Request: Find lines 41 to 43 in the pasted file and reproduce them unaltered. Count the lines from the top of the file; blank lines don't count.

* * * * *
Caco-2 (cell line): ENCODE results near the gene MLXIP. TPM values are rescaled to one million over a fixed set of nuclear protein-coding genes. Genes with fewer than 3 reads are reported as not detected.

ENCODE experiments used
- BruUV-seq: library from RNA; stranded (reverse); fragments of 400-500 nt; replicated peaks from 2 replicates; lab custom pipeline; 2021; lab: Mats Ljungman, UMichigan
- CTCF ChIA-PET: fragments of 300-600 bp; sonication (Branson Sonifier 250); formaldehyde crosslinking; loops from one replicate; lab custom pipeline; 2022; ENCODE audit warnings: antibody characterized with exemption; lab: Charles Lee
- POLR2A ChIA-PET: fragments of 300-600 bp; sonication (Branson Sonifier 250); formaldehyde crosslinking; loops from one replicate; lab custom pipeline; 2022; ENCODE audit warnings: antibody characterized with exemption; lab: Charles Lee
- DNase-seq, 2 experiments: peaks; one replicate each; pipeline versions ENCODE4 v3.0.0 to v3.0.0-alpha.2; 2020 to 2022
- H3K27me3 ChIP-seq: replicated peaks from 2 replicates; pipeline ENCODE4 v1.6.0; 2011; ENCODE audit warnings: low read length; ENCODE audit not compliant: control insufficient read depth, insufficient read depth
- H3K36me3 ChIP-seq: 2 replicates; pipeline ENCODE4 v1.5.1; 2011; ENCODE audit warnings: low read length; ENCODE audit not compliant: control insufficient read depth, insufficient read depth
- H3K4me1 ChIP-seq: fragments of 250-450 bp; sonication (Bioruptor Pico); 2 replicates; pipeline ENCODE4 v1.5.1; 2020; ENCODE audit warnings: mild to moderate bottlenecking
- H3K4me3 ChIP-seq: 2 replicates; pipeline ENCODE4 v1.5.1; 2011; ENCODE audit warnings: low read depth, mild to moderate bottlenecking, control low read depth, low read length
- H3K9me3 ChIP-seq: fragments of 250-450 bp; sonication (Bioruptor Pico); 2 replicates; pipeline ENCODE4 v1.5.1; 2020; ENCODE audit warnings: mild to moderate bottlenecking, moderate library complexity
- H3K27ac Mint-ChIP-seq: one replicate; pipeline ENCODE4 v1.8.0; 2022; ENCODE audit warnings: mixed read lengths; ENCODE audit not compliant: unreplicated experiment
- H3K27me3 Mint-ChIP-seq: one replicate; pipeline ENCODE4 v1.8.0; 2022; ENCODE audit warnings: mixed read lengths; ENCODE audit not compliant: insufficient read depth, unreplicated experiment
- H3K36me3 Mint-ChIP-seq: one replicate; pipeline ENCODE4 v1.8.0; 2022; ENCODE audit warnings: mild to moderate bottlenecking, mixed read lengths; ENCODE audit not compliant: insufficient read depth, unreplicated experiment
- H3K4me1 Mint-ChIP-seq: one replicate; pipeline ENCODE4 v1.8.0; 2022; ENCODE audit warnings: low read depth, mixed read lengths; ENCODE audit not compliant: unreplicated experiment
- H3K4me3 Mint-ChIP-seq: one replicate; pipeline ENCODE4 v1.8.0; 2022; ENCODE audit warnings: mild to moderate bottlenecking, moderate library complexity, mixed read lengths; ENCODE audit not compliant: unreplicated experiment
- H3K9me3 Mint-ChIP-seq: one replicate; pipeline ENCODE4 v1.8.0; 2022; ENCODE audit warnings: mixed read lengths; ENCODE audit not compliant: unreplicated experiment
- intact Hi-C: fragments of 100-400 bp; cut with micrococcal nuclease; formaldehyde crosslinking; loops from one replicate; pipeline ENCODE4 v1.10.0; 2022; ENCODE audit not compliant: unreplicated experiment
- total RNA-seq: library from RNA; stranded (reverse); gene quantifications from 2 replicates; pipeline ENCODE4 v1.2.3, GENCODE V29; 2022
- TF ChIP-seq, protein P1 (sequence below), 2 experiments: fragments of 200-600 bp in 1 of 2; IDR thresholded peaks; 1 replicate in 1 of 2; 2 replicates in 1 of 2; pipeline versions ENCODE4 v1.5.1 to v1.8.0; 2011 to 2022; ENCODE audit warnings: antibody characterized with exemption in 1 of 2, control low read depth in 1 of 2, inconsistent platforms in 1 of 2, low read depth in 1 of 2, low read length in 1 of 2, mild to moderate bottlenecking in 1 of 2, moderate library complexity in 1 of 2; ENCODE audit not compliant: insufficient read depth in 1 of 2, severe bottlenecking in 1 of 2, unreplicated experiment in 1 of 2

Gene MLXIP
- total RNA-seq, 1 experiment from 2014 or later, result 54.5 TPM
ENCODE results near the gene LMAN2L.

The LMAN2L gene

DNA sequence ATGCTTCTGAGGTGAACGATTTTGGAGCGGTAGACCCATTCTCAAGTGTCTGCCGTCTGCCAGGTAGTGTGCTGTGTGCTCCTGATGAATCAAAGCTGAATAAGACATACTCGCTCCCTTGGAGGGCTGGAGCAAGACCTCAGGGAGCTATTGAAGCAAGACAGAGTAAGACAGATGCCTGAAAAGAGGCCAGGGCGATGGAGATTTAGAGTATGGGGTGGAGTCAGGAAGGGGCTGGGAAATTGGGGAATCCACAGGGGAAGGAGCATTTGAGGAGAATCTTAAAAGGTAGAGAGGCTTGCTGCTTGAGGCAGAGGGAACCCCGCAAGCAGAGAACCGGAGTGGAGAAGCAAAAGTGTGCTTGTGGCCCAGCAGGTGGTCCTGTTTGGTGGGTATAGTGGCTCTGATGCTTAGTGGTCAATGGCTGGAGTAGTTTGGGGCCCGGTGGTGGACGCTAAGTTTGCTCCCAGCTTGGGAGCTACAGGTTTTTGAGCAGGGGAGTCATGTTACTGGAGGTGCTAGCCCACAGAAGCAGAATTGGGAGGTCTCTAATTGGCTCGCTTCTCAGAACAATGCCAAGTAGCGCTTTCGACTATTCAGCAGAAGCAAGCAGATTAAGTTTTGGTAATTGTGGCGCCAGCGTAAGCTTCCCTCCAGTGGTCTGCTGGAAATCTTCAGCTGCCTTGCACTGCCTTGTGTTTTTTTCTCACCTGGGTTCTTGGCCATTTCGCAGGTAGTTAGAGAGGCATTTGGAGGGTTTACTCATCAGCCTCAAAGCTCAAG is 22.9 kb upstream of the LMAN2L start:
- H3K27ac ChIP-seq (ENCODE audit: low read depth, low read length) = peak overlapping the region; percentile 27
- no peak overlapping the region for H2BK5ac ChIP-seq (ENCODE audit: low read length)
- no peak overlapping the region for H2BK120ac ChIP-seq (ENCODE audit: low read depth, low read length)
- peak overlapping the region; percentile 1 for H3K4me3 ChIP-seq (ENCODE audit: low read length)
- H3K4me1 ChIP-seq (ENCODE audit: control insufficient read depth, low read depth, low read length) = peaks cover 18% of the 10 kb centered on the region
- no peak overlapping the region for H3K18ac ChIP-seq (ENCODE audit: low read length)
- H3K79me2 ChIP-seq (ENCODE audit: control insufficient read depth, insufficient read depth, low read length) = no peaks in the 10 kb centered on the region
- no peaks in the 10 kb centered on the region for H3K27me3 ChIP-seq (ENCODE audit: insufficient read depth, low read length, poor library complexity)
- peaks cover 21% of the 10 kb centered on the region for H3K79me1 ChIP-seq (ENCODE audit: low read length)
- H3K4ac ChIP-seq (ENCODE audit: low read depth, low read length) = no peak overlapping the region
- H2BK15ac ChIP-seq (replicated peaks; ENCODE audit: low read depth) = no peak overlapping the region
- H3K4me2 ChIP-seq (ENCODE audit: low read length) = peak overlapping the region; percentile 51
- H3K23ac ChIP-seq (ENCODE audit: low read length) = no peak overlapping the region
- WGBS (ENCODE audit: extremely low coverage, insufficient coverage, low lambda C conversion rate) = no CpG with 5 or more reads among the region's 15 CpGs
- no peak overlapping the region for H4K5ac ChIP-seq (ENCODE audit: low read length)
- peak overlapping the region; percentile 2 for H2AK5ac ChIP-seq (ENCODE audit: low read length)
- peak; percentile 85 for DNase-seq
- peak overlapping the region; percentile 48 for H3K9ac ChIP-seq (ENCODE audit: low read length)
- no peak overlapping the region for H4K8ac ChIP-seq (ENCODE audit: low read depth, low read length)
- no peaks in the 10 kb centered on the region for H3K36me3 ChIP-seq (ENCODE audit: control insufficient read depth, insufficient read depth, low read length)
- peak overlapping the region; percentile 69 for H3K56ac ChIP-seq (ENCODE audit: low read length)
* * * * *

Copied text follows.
- peak overlapping the region; percentile 2 for H2AK5ac ChIP-seq (ENCODE audit: low read length)
- peak; percentile 85 for DNase-seq
- peak overlapping the region; percentile 48 for H3K9ac ChIP-seq (ENCODE audit: low read length)